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The Seventh Horse And Other Tales

4.37  ·  Rating details ·  220 ratings  ·  19 reviews
This collection of Carrington's fiction, the most comprehensive so far, includes a novella and 18 short stories written between the late 1930s and the early '70s in French, Spanish and English. All these tales take place in fantastic, eerie landscapes and are narrated in surreal, stylized voices. Carrington (House of Fear, etc.) creates not characters and situations, but ...more
Paperback, 224 pages
Published October 13th 1988 by Plume (first published 1988)
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Average rating 4.37  · 
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 ·  220 ratings  ·  19 reviews


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Nate D
Aug 31, 2011 rated it it was amazing
Recommends it for: the hidden bird-girl sisters in the attic
Recommended to Nate D by: a huntress, riding a wheel among feline entourage
Leonora Carrington, expelled from convent school and defying parental wishes in order to study painting, eloped from England with Max Ernst in 1937, at age 19, soon joining her excellent visual work with an outpouring of writing in both French and English, some of the very best that first-wave interwar surrealism had to offer. Along with House of Fear, this collects the majority of Carrington's short fiction from that period, from New York during the war for surrealist journal VVV and others, ...more
Eddie Watkins
Nov 13, 2009 rated it it was amazing
Shelves: uk-fiction
Leonora Carrington is not a surrealist, she is Leonora Carrington. She is also a creative alembic with the capacity to transform everything she touches - every plant animal mineral, every personal emotional upheaval, every beef with authorities (authorities of every kind) – into an infectious concoction of the purely imaginative.

Her work is fantastical (in the true, the best, sense), and being fantastical in the true, the best, sense means it presents an alternative-seeming world while staying
...more
tENTATIVELY, cONVENIENCE
Oct 19, 2008 rated it it was amazing
Recommends it for: all spirits hovering on the fringes of consciousness
Shelves: surrealism
The more I find out about Leonora Carrington, the more I love her. From the very 1st story, "As They Rode Along the Edge", she sets the tone for her being an extremely strong-willed visionary (for a recited version of this story w/ illustrations by Justin Duerr & Mandy Katz go to: http://www.youtube.com/watch?v=4LuinG... ). She's described on the back cover as "A precocious child, expelled from convent school" & her anti-Christian enthusiasm & full-blown paganism is completely ...more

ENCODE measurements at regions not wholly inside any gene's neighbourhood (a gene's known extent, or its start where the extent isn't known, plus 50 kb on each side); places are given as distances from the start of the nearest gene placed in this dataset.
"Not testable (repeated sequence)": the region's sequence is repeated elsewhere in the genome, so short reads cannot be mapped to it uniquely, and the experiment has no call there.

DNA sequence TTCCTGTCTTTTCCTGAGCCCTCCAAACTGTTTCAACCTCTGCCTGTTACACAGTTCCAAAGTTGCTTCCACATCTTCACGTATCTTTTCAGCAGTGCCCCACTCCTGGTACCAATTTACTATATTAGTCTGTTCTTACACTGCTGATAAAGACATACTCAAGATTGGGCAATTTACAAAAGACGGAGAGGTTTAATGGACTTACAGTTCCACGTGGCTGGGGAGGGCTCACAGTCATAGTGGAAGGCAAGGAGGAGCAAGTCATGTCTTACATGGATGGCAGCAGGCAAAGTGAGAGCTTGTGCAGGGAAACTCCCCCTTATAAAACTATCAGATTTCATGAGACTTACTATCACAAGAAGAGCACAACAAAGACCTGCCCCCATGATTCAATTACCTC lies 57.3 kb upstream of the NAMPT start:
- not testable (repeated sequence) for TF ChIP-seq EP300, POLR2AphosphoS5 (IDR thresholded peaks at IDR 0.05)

Ione
Jun 30, 2007 rated it really liked it
Recommends it for: fans of angela carter
This collection of some of Leonora's strangest short stories are much like her paintings--surreal, haunting, logic-defying, and irreverent. Many of the stories are peppered with alchemical symbols, much like her art, and leave you wondering about what's beneath the surface of it all. One of the best pieces in the book is the novella "The Stone Door," about a Hungarian Jew from the 20th century who wonders through his life in this century aimlessly, but finds passion across time in Mesopotomia ...more
Daniel
Carrington at her best. When I first enjoyed her paintings I was really thrilled to find out that she also wrote many short stories and a couple of novellas, I expected that someone with her imagination would be able to craft some really great works. I was not disappointed. Her stories feel like dreams, and while it is true that most of them lack an actual ending or sense of conclusion I think that this only adds to their power: it feels all the more like waking up from a very strange and lucid ...more
Anna
Dec 30, 2018 rated it it was ok  ·  review of another edition
There were a few standout stories here (I liked all the animated corpses/skeletons doing things but it might just be my aesthetic).